US: Can shortnose sturgeon survive? Published: 07 August, 2007
DWINDLING numbers of shortnose sturgeon in Georgia’s blackwater Ogeechee River system have prompted an effort to quantify the causes and prioritise recovery efforts.
Yetta Jager and colleagues at Oak Ridge National Laboratory are conducting a population viability analysis, which will provide a scientific basis for assessing cumulative and separate effects of factors thought to be impacting the shortnose sturgeon population.
These factors include siltation of spawning areas, degradation of water quality in summer due to upstream agriculture, urban development and military land management, atmospheric mercury and introduction of saline water introduction through rice canals.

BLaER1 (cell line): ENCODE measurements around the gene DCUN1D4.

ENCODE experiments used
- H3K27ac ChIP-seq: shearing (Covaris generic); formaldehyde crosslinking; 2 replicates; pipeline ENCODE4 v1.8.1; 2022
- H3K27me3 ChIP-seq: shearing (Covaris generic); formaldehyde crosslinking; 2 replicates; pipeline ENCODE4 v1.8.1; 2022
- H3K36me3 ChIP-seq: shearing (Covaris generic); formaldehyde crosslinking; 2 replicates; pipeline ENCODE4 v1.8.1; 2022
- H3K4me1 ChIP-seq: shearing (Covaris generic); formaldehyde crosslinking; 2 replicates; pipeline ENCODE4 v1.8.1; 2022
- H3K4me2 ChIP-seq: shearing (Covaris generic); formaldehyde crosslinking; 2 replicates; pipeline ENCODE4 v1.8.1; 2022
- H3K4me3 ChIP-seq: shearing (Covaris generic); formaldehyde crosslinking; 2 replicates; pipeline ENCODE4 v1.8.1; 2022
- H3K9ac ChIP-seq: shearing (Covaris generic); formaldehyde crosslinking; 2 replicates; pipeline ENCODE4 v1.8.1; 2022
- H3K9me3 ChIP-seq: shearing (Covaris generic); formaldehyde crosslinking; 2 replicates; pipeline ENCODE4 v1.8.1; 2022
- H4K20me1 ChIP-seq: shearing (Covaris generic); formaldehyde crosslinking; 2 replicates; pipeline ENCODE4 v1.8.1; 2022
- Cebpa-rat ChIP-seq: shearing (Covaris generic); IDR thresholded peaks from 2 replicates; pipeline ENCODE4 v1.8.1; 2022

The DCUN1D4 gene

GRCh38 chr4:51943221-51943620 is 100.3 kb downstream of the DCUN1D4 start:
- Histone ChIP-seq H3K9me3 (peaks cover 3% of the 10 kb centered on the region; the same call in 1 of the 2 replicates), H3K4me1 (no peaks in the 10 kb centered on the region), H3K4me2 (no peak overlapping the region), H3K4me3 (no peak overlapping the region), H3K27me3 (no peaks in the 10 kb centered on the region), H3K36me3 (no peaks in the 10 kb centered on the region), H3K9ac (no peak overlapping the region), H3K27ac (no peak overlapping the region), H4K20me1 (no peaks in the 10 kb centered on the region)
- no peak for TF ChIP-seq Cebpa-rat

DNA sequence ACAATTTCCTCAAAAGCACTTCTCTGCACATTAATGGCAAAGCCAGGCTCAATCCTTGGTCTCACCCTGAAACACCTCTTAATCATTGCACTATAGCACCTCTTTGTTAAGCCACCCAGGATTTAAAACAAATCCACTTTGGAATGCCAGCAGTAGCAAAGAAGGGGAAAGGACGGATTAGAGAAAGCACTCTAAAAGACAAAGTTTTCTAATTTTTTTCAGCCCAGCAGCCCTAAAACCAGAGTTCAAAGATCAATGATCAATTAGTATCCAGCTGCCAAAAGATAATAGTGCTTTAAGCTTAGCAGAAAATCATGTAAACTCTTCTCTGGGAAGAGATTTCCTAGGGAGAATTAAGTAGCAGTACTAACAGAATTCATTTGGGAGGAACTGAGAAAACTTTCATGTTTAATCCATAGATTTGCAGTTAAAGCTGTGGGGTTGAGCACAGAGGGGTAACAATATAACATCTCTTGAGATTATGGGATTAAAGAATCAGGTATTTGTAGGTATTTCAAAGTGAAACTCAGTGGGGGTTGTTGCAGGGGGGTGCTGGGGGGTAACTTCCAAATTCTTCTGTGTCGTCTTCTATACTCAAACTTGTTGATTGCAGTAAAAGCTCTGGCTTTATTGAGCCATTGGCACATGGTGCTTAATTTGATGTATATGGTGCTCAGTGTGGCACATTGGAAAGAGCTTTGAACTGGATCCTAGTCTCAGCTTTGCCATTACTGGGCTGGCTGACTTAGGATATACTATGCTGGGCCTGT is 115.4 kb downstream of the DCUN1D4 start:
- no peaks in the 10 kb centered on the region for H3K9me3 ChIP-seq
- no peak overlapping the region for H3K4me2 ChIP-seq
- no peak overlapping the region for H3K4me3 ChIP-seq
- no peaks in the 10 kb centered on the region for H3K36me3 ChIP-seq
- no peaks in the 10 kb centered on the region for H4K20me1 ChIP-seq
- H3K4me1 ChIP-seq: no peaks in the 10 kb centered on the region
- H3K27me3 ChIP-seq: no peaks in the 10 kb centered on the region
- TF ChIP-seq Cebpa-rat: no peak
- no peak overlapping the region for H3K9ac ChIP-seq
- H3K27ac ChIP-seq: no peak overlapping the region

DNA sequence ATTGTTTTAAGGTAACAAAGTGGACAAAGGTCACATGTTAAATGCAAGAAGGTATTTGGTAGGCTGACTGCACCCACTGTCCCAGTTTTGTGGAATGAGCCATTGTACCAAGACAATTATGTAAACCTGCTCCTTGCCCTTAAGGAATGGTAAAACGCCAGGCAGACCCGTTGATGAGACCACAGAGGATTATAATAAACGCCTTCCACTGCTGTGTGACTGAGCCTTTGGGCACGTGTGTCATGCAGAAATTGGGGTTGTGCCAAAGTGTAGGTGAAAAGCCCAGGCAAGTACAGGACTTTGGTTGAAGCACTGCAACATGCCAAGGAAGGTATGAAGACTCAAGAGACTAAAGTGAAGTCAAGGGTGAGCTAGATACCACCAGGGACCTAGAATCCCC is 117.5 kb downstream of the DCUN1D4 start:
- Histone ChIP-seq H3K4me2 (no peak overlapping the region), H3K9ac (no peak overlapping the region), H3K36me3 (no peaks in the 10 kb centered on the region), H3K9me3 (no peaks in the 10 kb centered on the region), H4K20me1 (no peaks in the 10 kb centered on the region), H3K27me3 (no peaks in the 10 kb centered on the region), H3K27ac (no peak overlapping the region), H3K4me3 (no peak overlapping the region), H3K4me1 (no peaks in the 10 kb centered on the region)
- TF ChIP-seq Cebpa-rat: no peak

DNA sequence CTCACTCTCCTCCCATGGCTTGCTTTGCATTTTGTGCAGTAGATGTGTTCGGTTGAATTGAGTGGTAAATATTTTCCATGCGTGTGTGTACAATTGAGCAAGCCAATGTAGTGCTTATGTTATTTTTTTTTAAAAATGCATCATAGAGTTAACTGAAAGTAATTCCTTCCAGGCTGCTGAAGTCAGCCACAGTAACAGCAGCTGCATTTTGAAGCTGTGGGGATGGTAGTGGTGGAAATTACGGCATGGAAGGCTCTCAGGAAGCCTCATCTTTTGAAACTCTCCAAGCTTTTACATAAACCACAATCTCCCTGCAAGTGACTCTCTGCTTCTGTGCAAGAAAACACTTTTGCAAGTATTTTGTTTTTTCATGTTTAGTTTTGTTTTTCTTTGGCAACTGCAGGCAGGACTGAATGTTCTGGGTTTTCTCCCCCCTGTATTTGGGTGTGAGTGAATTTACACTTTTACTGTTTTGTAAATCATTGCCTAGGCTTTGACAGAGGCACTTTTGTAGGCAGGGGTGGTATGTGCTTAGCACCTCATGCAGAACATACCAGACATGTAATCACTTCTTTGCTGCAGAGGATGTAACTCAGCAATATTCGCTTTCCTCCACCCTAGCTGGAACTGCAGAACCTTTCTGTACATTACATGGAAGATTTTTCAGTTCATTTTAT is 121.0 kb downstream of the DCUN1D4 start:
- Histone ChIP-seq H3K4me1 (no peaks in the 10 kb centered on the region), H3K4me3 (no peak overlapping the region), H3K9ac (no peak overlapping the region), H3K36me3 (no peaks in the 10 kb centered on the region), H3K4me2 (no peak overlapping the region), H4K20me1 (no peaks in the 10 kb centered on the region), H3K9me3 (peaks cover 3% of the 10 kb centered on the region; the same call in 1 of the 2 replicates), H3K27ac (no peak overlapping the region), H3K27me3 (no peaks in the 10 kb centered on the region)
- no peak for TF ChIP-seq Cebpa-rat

While 19 distinct populations of shortnose sturgeon have been identified in coastal rivers, only two southern populations are thought to be viable. The Ogeechee population has fewer than 500 fish.
Jager is working in cooperation with field efforts conducted by Fort Stewart and Doug Peterson at the University of Georgia in this three-year project, which is funded through the Strategic Environmental Research and Development Programme.
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